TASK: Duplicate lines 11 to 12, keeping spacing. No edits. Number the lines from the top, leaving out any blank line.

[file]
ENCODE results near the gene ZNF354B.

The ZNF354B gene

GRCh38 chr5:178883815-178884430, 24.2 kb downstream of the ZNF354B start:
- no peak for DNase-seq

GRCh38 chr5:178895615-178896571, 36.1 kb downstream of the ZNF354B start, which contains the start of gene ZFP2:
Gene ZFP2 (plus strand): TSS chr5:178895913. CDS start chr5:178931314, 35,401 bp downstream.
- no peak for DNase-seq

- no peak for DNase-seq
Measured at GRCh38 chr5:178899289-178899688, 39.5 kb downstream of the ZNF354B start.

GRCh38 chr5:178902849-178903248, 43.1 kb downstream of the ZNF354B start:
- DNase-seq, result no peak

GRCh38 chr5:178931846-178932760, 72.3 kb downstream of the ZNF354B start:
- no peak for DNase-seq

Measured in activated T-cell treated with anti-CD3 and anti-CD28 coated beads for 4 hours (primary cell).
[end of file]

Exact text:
- DNase-seq, result no peak

GRCh38 chr5:178931846-178932760, 72.3 kb downstream of the ZNF354B start: